The international team of researchers found that all five non-steroidal anti-inflammatory drugs (NSAIDs) examined could raise the risk as early as the first week of use. They went on to conclude that there was a greater than 90% probability that the NSAIDs studied increased the risk of a heart attack. The overall odds of falling victim to a heart attack were about 20-50% greater if using NSAIDs compared with not using them, although it varied for the individual drugs being assessed, which included naproxen, celecoxib, diclofenac, and rofecoxib. As the study was observational, it was impossible to conclusively establish cause and effect.
Nevertheless, the authors, led by Michèle Bally from the University of Montreal Hospital Research Center, said: “Given that the onset of risk of acute myocardial infarction (heart attack) occurred in the first week and appeared greatest in the first month of treatment with higher doses, prescribers should consider weighing the risks and benefits of NSAIDs before instituting treatment, particularly for higher doses.
For the paper, which was published this month (May 2017), the researchers analyzed results on 446,763 people on healthcare databases in countries including Canada, UK, and Finland, of whom 61,460 had a heart attack.
These results suggest that the risk of heart attacks associated with NSAIDs was greater with higher doses and during the first month of use. With longer usage, risk did not seem to continue to increase but as the researchers did not study repeat heart attacks, they advised that it remains prudent to take NSAIDs for as short a time as possible. They declared that the potential risk increase was around 75% for ibuprofen and naproxen, and more that 100% for rofecoxib.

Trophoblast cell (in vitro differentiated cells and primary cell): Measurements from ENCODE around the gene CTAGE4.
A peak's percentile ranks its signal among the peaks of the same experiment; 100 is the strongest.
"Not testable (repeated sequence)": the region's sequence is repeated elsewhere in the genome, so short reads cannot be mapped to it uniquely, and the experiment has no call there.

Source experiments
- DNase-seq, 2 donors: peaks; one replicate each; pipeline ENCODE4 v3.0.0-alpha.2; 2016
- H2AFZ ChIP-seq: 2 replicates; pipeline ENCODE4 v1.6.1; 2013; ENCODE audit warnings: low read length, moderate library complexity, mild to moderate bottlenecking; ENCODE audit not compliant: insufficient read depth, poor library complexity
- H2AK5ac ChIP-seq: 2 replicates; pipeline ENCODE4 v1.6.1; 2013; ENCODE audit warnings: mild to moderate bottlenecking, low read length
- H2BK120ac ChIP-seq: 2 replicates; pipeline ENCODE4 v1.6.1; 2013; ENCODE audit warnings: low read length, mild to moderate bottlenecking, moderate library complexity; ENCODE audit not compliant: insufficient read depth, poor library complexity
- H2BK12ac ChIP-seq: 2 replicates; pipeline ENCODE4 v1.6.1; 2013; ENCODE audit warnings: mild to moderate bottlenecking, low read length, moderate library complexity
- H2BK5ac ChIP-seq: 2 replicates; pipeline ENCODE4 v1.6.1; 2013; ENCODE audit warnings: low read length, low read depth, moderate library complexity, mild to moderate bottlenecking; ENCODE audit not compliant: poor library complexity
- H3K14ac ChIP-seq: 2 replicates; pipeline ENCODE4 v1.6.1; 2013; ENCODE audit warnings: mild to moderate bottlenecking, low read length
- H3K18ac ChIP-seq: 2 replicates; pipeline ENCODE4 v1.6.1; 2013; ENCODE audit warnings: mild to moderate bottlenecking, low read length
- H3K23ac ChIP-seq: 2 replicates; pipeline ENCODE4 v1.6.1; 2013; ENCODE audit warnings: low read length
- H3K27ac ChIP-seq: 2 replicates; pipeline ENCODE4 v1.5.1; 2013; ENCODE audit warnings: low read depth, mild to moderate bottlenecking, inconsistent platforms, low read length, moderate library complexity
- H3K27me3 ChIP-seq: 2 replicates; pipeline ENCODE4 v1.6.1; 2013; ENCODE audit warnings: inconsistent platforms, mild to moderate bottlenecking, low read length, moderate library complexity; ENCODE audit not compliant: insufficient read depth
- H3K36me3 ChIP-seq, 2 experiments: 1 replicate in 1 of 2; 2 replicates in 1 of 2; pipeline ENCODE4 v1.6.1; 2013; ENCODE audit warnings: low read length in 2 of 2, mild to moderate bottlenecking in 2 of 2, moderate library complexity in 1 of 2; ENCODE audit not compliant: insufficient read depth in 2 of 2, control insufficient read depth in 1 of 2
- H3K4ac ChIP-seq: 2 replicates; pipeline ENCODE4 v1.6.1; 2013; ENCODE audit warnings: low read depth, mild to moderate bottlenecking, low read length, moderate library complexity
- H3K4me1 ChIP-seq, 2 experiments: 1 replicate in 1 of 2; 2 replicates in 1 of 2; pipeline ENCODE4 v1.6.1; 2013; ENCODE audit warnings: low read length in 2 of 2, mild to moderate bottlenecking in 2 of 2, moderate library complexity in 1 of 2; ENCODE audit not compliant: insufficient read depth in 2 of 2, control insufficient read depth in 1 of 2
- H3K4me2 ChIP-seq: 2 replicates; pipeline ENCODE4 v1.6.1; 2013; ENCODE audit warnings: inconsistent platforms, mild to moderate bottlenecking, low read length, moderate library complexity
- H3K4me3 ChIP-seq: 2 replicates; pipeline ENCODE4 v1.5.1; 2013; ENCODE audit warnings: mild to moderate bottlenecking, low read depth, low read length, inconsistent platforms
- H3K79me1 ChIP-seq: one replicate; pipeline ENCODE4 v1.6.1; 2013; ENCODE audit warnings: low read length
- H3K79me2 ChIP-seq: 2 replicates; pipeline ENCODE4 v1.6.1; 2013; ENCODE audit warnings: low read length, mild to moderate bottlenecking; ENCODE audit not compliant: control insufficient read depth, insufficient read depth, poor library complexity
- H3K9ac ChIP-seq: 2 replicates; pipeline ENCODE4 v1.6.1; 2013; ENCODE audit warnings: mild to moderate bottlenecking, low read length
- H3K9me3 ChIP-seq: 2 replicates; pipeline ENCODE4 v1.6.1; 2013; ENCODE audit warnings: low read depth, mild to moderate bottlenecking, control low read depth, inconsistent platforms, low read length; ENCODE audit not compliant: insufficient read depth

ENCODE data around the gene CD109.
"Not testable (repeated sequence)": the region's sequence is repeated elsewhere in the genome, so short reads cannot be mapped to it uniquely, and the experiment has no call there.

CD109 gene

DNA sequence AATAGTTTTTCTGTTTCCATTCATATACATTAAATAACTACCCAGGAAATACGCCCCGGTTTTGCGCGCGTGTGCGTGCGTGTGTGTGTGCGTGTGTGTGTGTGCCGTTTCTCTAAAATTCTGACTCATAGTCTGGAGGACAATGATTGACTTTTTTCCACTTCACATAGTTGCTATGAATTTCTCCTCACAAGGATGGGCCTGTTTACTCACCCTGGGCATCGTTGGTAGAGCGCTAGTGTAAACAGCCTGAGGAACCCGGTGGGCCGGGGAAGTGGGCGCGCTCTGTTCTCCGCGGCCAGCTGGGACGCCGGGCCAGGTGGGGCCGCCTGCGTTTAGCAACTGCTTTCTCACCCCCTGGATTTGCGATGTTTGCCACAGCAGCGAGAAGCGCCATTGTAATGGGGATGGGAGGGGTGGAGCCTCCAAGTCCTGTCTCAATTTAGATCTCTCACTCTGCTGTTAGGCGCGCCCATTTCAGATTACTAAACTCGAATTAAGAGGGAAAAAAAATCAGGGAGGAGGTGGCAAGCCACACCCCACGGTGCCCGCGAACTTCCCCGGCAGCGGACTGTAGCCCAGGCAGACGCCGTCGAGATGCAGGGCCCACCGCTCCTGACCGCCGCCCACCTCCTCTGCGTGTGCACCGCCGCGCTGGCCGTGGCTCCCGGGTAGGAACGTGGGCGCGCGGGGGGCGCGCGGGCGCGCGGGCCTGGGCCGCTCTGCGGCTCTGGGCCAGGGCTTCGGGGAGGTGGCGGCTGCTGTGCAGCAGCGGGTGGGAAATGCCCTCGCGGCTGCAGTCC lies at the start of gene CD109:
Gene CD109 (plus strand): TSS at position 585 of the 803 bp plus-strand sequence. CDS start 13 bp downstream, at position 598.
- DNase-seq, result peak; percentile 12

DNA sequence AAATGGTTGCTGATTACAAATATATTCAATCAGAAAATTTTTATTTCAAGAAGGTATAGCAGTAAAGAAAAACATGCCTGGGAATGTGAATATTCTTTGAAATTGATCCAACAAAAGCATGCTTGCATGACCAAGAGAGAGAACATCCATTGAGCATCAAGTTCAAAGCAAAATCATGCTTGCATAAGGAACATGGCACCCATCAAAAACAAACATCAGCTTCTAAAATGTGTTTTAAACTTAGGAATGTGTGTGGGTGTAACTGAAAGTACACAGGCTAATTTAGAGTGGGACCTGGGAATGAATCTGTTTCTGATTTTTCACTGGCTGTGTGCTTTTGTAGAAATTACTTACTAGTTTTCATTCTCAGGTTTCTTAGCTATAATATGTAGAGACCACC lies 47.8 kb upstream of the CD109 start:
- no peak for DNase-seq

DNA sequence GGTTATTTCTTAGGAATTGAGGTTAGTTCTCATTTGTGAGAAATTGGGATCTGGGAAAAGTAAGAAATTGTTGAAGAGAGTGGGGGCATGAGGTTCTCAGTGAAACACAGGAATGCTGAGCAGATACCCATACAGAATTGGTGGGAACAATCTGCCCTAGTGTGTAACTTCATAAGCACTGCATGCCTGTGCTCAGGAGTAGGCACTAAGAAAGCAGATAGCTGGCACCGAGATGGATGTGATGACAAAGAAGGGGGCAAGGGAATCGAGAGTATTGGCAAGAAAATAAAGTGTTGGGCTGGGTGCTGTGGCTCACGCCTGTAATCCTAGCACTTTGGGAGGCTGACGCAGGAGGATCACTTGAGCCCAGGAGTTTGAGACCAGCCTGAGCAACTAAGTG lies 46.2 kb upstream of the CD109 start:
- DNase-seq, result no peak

Dr. Mike Knapton, an associate medical director from the British Heart Foundation, said that this study “worryingly highlights just how quickly you become at risk of having a heart attack after starting NSAIDs.” He goes on to say that “whether you are being prescribed painkillers like ibuprofen, or buying them over the counter, people must be made aware of the risk and alternative medication should be considered where appropriate.”
However, the lack of absolute risks of heart attacks – for people using NSAIDs and those who are not – in the paper, and the fact that the researchers were not able to exclude other possible influencing factors, led some to conclude that it was extremely difficult to assess its significance.
Stephen Evans, a pharmacoepidemiology professor at the London School of Hygiene and Tropical Medicine, declares that it was “good quality, observational research”, but added: “This study suggests that even a few days’ use is associated with an increased risk, but it may not be as clear as the authors suggest. The two main issues here are that the risks are relatively small, and for most people who are not at high risk of a heart attack, these findings have minimal implications.” Therefore, he saw “no reason to induce anxiety in most users or these drugs.”
The chair of the Royal College of GPs, professor Helen Stokes-Lampard, said that “these drugs can be effective in providing short-term pain relief for some patients – what is important is that any decision to prescribe is based on a patient’s individual circumstances and medical history, and is regularly reviewed.”